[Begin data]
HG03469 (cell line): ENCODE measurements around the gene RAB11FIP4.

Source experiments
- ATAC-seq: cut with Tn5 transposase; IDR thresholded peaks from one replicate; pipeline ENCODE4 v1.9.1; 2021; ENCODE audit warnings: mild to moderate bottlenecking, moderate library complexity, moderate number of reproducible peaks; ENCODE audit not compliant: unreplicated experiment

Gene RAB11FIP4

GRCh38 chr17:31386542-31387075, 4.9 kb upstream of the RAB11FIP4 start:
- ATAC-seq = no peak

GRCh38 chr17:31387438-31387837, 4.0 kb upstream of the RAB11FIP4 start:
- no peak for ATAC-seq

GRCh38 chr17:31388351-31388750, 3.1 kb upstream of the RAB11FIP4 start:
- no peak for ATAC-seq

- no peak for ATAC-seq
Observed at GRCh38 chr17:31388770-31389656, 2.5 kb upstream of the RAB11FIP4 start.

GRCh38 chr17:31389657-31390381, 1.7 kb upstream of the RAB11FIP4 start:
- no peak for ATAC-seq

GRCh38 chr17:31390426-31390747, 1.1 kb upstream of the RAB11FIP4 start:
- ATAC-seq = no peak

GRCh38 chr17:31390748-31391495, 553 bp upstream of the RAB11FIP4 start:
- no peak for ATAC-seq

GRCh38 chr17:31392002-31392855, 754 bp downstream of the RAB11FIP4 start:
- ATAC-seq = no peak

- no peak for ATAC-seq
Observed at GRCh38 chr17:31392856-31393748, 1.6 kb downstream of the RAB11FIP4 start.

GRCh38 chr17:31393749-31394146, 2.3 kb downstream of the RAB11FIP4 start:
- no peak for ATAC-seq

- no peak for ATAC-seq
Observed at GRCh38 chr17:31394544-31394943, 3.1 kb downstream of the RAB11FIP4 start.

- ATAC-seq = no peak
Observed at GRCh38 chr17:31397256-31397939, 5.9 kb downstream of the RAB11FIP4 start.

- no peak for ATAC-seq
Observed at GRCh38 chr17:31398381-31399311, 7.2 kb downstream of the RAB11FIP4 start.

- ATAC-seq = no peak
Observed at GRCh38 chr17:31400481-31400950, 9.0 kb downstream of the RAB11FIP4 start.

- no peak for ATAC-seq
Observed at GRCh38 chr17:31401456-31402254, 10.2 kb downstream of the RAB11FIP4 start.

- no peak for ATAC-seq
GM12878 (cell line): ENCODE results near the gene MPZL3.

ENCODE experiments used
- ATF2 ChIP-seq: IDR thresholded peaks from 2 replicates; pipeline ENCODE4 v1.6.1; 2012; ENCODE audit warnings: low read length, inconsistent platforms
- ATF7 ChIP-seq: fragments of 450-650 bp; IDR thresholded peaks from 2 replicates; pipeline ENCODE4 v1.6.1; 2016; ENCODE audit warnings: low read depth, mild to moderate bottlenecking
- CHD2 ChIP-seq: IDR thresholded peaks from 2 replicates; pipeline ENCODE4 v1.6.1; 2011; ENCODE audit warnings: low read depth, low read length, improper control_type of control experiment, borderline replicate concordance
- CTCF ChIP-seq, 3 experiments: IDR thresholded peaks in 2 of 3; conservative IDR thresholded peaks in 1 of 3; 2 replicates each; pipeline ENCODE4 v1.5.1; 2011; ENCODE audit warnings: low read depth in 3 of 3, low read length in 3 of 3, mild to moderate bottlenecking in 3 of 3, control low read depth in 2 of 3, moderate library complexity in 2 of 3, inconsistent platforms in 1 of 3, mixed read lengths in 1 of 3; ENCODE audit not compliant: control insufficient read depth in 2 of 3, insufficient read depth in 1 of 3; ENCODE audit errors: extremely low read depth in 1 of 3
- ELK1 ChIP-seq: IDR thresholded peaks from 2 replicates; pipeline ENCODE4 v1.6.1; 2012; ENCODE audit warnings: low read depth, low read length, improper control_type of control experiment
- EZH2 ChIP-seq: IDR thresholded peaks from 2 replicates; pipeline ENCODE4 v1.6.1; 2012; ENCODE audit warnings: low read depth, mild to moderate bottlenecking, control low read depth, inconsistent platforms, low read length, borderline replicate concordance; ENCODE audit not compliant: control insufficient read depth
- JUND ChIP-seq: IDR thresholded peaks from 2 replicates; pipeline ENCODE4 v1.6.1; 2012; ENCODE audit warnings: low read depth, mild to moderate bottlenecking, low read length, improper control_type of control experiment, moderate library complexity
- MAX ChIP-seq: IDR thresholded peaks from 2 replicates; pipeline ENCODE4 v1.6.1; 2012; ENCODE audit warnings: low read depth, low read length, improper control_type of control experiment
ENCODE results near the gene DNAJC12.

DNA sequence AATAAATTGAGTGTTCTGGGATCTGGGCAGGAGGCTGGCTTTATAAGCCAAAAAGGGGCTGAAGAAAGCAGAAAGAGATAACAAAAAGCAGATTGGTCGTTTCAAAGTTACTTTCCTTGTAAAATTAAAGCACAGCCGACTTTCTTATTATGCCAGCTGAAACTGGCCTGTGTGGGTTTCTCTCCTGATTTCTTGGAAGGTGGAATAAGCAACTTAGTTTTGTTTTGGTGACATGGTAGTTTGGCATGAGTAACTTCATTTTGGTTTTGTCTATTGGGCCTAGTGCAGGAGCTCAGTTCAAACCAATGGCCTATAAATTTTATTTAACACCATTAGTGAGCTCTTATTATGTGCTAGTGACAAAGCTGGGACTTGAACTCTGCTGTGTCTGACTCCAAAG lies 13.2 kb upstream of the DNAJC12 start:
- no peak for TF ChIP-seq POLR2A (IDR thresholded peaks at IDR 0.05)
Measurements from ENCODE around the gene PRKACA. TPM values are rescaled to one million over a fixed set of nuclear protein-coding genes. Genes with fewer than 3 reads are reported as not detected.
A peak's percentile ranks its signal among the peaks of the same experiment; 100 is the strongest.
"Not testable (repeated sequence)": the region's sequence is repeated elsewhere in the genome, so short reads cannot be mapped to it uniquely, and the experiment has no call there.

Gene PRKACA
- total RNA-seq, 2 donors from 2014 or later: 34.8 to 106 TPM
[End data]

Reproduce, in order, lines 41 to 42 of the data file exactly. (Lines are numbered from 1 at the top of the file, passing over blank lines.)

- CTCF ChIP-seq, 3 experiments: IDR thresholded peaks in 2 of 3; conservative IDR thresholded peaks in 1 of 3; 2 replicates each; pipeline ENCODE4 v1.5.1; 2011; ENCODE audit warnings: low read depth in 3 of 3, low read length in 3 of 3, mild to moderate bottlenecking in 3 of 3, control low read depth in 2 of 3, moderate library complexity in 2 of 3, inconsistent platforms in 1 of 3, mixed read lengths in 1 of 3; ENCODE audit not compliant: control insufficient read depth in 2 of 3, insufficient read depth in 1 of 3; ENCODE audit errors: extremely low read depth in 1 of 3
- ELK1 ChIP-seq: IDR thresholded peaks from 2 replicates; pipeline ENCODE4 v1.6.1; 2012; ENCODE audit warnings: low read depth, low read length, improper control_type of control experiment